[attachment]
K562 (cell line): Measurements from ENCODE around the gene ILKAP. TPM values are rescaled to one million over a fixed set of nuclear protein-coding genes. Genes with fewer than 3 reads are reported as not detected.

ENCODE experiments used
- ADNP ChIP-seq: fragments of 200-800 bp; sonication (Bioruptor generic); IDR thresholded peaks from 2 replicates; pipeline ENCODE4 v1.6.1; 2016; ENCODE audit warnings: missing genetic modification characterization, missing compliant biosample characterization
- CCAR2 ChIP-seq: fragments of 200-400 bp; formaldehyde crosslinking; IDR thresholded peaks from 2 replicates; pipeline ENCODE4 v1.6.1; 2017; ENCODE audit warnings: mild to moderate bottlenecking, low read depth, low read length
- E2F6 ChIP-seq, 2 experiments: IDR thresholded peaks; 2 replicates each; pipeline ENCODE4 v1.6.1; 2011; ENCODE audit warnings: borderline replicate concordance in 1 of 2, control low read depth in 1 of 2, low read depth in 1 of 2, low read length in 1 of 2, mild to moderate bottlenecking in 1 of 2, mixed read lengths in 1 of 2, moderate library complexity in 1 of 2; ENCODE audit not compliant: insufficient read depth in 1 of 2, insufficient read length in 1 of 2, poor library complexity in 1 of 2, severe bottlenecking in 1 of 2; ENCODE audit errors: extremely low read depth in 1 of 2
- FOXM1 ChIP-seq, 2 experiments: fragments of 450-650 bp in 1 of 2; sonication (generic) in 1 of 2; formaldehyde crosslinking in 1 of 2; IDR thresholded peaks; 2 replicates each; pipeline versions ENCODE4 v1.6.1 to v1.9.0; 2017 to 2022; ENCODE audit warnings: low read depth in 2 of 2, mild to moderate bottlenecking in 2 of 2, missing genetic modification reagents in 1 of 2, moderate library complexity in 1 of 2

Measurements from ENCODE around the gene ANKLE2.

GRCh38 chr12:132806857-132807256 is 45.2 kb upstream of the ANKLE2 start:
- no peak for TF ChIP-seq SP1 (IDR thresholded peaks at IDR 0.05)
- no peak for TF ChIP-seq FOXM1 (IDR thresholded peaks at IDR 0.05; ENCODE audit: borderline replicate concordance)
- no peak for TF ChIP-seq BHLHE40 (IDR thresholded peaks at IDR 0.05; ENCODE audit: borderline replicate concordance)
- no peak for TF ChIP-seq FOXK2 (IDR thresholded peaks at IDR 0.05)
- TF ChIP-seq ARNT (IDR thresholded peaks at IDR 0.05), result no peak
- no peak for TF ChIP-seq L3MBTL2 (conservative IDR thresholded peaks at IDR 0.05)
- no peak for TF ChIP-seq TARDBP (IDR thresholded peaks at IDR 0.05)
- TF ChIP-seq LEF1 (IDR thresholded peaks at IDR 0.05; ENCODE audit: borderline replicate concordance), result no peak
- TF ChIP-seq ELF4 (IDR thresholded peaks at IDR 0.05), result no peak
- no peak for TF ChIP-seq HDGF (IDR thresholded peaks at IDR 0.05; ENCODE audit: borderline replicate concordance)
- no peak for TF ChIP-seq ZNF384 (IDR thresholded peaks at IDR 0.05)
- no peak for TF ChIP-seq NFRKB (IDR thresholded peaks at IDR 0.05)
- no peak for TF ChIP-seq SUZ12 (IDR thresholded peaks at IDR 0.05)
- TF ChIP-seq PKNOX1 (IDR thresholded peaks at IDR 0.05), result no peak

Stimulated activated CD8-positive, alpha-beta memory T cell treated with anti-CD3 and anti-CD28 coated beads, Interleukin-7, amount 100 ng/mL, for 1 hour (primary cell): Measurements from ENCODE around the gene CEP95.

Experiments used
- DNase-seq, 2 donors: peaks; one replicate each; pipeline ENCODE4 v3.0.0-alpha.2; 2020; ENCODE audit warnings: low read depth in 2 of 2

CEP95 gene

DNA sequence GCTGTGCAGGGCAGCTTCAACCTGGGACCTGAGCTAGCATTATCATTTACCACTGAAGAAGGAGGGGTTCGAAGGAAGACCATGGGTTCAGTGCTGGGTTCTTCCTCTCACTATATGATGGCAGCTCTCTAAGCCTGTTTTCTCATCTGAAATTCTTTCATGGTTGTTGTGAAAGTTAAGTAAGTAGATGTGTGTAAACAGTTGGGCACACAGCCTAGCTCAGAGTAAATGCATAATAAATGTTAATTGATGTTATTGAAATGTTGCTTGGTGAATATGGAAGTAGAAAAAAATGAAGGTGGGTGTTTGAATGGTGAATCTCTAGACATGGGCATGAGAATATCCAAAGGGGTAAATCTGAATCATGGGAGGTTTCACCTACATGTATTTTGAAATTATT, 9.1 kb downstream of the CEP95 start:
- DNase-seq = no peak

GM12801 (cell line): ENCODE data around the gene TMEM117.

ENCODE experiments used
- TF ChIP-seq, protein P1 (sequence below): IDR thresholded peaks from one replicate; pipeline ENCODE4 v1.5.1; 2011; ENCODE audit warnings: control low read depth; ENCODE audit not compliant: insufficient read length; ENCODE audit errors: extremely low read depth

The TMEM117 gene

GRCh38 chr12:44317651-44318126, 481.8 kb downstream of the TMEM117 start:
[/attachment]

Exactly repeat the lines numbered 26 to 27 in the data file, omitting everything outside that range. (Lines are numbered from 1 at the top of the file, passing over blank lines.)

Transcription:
CEP95 gene

DNA sequence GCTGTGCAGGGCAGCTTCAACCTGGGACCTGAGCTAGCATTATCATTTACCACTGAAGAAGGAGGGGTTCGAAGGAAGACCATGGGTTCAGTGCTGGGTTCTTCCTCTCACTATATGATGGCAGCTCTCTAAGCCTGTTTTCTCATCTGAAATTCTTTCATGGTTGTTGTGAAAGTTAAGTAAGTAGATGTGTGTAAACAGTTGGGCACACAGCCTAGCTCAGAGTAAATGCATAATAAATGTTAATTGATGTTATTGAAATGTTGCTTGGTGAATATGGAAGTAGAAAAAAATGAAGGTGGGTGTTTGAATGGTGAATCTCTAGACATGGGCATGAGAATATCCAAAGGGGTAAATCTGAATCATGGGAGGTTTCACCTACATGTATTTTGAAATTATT, 9.1 kb downstream of the CEP95 start: